Then take a trip to town and visit Sostrene Grene the new interiors shop on Patrick’s Street, (formerly the Mothercare shop).
This store has lots of crafty, potty, painterly and household goods, but the standout deal on display this spring has to be the kitchen/ dining chairs.
The internet is alight with these great value pieces — soft upholstery, comfortable hold and solid oak legs — and guess what?
They’re just €39.95 a piece — so for six new chairs around the dining table, it would cost less than €240 — that’s great value.
Longevity will have to be tested, but on a quick reverse look, they appear solid enough and a minor piece of screwing in place will have you sitting comfortably.
Colours in the Cork store include grey and teal, but there are other choices in place — see the image — above, so it’s worth enquiring as to whether or not the shop can source other colours.
Go have a look.
painting a kitchen is really worth the trouble, especially if you have existing wooden doors.
A light sand and a wash with sugar soap to give the new paint a hold, should do the trick, but if there’s a patented finish then it’s best to use a suitable primer.
Drop into Pat McDonnell’s on Batchelor’s Quay and the staff will give plenty of advice on technique, they’ll also offer you a full range of paint colours and a cup of coffee and a biscuit while you wait for your colour to be made up.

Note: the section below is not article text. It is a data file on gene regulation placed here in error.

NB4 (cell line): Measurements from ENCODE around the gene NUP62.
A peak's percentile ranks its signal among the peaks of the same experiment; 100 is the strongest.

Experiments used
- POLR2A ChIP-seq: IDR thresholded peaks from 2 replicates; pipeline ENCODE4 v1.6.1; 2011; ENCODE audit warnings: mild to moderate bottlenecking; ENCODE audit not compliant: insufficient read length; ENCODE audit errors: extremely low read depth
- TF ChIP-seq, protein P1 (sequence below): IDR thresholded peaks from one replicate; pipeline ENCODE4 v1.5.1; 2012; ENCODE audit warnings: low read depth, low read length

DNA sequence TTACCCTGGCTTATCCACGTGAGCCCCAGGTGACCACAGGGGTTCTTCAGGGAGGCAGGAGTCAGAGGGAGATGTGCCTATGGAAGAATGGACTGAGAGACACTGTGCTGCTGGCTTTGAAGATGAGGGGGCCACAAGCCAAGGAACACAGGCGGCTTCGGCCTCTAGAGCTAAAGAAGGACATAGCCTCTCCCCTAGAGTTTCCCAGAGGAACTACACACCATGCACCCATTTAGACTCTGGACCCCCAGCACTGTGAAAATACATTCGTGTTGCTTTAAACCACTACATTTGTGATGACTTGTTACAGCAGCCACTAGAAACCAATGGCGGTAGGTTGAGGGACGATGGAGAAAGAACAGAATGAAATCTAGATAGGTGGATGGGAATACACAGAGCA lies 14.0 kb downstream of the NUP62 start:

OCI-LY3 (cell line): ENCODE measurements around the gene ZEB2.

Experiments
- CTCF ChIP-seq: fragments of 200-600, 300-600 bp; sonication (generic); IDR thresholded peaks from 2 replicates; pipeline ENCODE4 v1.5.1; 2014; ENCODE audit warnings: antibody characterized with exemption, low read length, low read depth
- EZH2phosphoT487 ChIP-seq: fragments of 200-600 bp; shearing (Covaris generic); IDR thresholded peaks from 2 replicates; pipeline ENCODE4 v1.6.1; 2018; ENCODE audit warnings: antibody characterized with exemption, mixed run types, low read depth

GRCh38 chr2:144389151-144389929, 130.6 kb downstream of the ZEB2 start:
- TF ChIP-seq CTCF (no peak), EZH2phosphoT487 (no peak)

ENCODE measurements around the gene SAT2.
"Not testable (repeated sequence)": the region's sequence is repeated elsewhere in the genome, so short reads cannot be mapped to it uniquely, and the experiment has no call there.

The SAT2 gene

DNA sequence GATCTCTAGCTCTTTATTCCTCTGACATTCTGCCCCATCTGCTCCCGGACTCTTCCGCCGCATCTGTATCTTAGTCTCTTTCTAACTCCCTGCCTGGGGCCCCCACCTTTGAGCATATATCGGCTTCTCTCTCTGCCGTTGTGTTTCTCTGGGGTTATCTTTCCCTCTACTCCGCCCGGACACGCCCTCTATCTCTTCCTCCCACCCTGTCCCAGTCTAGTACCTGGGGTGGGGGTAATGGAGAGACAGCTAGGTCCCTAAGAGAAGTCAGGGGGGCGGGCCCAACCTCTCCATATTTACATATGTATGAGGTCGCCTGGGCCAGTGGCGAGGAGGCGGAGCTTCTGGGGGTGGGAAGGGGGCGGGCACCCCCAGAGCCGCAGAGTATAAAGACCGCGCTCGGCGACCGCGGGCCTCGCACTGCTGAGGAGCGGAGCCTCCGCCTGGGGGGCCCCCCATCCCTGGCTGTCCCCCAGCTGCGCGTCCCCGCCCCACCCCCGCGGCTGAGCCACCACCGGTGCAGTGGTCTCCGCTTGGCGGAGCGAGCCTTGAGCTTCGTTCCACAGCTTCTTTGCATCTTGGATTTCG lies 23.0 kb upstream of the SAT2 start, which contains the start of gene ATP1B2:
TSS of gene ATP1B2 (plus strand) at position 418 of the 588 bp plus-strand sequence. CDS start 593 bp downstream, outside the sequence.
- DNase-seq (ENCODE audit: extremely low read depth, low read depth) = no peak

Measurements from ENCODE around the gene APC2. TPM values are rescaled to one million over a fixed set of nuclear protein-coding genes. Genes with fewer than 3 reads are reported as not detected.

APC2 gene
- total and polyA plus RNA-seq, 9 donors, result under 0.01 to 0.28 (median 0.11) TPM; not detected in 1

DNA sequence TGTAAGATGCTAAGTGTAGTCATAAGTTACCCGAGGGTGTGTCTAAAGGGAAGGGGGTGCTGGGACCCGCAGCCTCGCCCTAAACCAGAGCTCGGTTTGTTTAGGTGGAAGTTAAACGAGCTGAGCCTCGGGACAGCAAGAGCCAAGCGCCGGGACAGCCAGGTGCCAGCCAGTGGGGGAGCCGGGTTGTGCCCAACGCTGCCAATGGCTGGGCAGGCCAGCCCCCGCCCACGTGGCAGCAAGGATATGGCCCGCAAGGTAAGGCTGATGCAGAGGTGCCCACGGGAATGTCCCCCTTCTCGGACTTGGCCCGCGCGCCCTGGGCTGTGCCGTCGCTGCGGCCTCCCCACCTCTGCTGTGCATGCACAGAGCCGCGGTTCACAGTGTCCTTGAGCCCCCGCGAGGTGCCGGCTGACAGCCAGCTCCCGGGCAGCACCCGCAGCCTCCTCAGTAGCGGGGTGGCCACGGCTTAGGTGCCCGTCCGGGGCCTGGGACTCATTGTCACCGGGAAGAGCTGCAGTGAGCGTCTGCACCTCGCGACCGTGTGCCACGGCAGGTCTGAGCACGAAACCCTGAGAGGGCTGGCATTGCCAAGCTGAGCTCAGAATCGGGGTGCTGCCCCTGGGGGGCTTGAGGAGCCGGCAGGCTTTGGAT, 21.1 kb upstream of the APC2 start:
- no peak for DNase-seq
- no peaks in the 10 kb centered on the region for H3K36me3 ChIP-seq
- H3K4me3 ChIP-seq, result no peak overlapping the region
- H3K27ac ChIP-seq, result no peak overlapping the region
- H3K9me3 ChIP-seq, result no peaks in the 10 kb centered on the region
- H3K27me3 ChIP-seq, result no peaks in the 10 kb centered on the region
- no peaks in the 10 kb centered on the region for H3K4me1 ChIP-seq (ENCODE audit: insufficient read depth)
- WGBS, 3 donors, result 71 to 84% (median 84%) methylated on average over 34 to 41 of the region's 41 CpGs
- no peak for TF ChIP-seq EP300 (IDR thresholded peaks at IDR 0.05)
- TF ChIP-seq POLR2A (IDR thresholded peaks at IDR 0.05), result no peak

It’s good to ask the staff what the designers are using, they have a good idea of what’s on trend and more importantly, what works — and will take you through the process depending on your kitchen finish.
(Also, cheapskate tip, they have a reduced corner where mixed paint is sold for half-nothing, so have a nose - you might pick up a bargain).
The Sustain range, in particular, WB50 is the perfect acrylic paint for kitchens — it’s low to no odour, dries in an hour and has a great, flat finish, that’s also washable and tough.
Colours choices are endless, but in the greys, Pavilion Grey from Farrow and Ball is a popular choice for a light, soft colour, or Downpipe for a strong, dark, grey to greenish depth of hue, (see image above). Wolfhound and Thresher from Colourtrend offer grey with a slight pinkish/mauve tone and their Silver Moonlight is a pale grey for those who prefer subtle.
There’s also the Dulux Moda range and a choice of heritage ranges for softer, paler and classic country kitchen colours.
Preparation is key — and no, you don’t have to remove the doors, unless you really want to — instead, mask-tape everything and make sure surfaces are clean, (sugar soap) and dust free.
Once that’s done, (and the painful task of removing everything from the cabinets is over), get started. Three coats will be necessary for most colours, so block off the weekend, but in the end, you’ll have a fresh, new kitchen.
And for a total revamp — save the money by painting the units, but go the whole hog and change the worktop for a good quality granite, marble or silestone finish. Denis McCarthy and Co are the go-to guys for marble and stone worktops and they’re in the Westlink Business Park on the Old Mallow Road.
, how about these ceramic plates from designer Constance Guisset for Moustache as shown last month in Paris’ Maison & Objet.
Looking like pillowy pittas, these clever pieces are a tribute to sculpture, she says, in particular the work of Antonio Canova, and the modelling creates an illusion of smoothness— a trompe l’oeil flourish. Check out http://www.moustache.fr/en/